Five short links

fiveinches

Photo by Sean Lamb

Nine ways to break your system code using volatile – Even seemingly-simple constructs in low-level languages can have tremendous subtleties. I love reading explorations like these, hoping I never need to use the knowledge in production, but feeling like a little more of my in-game map has been filled in. At some point pedantic becomes sublime.

Bayes Rule and the paradox of pre-registration of RCTs – There’s a movement to declare what hypotheses you’re going to test before you start your research, to avoid the classic cherry-picking problem. Donald does a great job explaining why it should make a big difference in how much we trust study results, even though it feels counter-intuitive, and again a bit pedantic. I guess 2014 is becoming the year I try to bring pedantry back?

Are towns stuck in the wrong places? – It’s not often you can perform a 2,000 year-long natural experiment, but this look at the performance of British and French towns after the Romans is intriguing, and very relevant as we consider how to respond to struggling cities like Detroit.

The Chinese wheelbarrow – The eastern version of the wheelbarrow could carry far larger loads than the European approach, thanks to the design of a central wheel that allowed most of the weight to be taken by the vehicle, instead of the operator. This article makes a convincing case that the Europeans lost out heavily by sticking to their wheel-forward design that left half the lifting on the driver, but it also left me wanting to dig into the contrarian angle, and see what good reasons there might be for the adherence to tradition.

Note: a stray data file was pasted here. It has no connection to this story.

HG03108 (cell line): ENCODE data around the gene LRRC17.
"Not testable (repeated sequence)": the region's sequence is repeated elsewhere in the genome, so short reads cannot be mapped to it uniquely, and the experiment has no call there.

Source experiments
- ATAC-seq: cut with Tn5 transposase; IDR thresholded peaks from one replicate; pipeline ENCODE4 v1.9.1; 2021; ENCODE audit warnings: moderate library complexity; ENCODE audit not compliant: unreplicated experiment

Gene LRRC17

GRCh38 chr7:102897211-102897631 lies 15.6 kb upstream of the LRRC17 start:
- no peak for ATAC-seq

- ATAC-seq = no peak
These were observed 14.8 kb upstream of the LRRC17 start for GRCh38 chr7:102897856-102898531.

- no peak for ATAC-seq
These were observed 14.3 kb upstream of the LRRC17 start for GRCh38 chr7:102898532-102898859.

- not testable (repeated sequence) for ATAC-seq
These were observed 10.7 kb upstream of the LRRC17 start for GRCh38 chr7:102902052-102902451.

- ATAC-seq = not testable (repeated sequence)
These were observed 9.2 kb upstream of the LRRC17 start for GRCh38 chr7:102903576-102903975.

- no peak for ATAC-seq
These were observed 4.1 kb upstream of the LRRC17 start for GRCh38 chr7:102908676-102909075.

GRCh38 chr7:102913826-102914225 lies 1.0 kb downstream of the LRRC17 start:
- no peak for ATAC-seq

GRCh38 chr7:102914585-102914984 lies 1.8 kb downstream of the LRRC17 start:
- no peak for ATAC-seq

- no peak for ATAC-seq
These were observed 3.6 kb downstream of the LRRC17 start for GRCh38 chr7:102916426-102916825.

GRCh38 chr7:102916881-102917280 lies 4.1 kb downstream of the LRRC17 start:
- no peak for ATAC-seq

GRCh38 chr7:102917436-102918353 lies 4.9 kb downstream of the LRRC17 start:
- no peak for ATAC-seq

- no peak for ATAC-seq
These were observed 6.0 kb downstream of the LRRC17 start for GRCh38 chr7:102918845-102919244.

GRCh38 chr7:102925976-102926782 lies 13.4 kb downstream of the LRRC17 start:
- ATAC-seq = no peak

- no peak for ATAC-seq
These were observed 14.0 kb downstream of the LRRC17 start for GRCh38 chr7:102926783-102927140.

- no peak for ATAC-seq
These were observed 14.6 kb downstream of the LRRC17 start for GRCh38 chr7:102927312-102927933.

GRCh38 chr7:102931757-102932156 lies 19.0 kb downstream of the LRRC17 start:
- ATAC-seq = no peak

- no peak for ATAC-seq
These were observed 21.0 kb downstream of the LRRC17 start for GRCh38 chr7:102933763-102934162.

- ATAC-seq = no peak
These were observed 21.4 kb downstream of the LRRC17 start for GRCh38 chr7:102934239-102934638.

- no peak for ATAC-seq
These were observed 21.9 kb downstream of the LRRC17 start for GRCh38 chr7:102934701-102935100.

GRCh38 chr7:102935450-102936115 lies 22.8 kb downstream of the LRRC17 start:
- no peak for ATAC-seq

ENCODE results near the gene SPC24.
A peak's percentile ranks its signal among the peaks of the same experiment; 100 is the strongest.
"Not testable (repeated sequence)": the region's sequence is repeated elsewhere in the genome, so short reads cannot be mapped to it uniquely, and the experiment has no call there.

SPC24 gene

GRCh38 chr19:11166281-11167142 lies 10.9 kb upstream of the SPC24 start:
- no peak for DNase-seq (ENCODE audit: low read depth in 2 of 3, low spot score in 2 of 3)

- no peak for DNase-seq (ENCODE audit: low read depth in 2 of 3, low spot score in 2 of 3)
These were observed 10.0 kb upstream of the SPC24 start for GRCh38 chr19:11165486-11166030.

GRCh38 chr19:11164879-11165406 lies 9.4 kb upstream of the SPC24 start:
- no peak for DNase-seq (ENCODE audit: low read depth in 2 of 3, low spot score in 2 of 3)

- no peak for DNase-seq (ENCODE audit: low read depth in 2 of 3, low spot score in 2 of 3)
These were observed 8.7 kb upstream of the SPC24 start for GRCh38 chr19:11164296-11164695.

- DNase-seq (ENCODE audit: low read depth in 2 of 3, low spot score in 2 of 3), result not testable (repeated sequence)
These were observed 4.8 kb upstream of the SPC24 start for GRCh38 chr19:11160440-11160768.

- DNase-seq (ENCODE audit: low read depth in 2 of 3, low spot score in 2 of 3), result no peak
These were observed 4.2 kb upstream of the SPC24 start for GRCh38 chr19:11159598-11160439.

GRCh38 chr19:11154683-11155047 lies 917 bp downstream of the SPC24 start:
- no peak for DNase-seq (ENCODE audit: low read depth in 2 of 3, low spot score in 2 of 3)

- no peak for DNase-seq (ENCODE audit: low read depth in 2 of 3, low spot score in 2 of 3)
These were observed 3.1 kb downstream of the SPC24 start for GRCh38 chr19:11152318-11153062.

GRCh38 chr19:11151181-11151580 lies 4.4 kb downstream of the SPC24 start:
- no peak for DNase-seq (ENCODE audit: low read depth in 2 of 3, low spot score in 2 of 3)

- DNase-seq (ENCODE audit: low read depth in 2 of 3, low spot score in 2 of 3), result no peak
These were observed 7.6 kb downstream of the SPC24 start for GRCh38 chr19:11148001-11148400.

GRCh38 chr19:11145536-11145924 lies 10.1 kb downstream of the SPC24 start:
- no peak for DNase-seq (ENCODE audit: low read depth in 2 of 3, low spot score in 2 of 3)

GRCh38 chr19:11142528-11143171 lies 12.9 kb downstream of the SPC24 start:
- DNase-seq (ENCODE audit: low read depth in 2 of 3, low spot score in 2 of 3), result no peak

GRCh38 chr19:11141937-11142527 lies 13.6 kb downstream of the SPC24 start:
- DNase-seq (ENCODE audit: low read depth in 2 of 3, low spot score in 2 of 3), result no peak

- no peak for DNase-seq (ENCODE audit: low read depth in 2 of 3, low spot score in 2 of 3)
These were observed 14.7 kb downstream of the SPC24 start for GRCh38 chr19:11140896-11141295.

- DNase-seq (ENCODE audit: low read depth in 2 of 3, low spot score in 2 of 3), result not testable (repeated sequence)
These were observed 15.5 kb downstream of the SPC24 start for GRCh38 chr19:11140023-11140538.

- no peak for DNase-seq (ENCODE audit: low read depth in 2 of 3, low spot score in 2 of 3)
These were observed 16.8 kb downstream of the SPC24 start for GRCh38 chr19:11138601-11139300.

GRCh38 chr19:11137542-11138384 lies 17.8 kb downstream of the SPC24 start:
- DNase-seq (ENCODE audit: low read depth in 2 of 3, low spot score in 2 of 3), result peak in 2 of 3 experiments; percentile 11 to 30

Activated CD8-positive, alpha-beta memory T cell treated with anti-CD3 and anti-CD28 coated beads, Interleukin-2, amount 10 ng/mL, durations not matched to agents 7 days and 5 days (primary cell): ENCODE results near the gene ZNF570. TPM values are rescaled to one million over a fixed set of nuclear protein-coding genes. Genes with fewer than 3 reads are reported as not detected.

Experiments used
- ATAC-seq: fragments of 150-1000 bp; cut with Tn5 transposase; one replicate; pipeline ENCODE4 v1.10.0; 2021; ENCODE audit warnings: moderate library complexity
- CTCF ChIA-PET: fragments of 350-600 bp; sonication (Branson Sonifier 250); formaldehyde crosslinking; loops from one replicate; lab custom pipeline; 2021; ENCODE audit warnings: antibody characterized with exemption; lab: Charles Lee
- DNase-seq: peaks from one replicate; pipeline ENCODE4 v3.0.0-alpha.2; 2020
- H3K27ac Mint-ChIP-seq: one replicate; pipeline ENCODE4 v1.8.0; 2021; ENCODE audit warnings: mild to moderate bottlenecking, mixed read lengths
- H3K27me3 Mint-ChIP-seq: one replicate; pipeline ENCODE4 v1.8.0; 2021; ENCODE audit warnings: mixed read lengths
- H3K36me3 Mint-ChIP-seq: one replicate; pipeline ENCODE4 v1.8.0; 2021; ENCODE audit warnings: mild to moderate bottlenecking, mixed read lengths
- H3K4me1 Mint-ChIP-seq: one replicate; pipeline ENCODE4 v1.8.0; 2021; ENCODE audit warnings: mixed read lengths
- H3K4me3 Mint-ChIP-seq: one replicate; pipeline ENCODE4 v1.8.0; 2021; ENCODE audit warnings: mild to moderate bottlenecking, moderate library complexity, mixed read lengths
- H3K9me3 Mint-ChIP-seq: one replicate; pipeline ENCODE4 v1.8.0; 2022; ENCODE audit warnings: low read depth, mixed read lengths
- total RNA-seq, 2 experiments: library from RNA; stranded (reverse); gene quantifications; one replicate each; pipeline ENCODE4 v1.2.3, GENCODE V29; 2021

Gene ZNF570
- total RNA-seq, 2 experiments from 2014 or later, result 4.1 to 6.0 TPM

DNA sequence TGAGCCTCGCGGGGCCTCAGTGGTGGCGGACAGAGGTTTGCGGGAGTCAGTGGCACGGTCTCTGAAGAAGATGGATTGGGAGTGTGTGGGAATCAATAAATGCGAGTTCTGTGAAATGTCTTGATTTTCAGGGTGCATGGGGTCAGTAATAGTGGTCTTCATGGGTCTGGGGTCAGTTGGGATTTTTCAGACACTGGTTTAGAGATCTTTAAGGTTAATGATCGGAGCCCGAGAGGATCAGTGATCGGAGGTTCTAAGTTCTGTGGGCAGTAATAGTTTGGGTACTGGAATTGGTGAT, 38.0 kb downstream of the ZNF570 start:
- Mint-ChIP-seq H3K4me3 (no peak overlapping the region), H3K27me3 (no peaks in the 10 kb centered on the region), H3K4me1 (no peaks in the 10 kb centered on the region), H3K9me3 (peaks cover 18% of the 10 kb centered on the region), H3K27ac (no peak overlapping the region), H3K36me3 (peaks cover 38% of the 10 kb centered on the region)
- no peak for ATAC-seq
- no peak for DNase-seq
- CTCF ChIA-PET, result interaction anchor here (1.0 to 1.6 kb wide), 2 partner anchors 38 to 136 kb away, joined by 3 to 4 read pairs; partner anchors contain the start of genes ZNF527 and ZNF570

Empathy is a core engineering value – We have a tremendous amount of power as engineers, and time and again I’ve seen decisions that save a few hours for a single developer cost man-years of time and frustration for thousands of other people. Keith does a great job of showing why “it’s essential to at least attempt to understand the¬†plight of users”. You can’t always gold-plate your software and deal with every problem in the depth you’d like, but putting yourself in the end-user’s shoes will help prioritize where to best spend your limited time.

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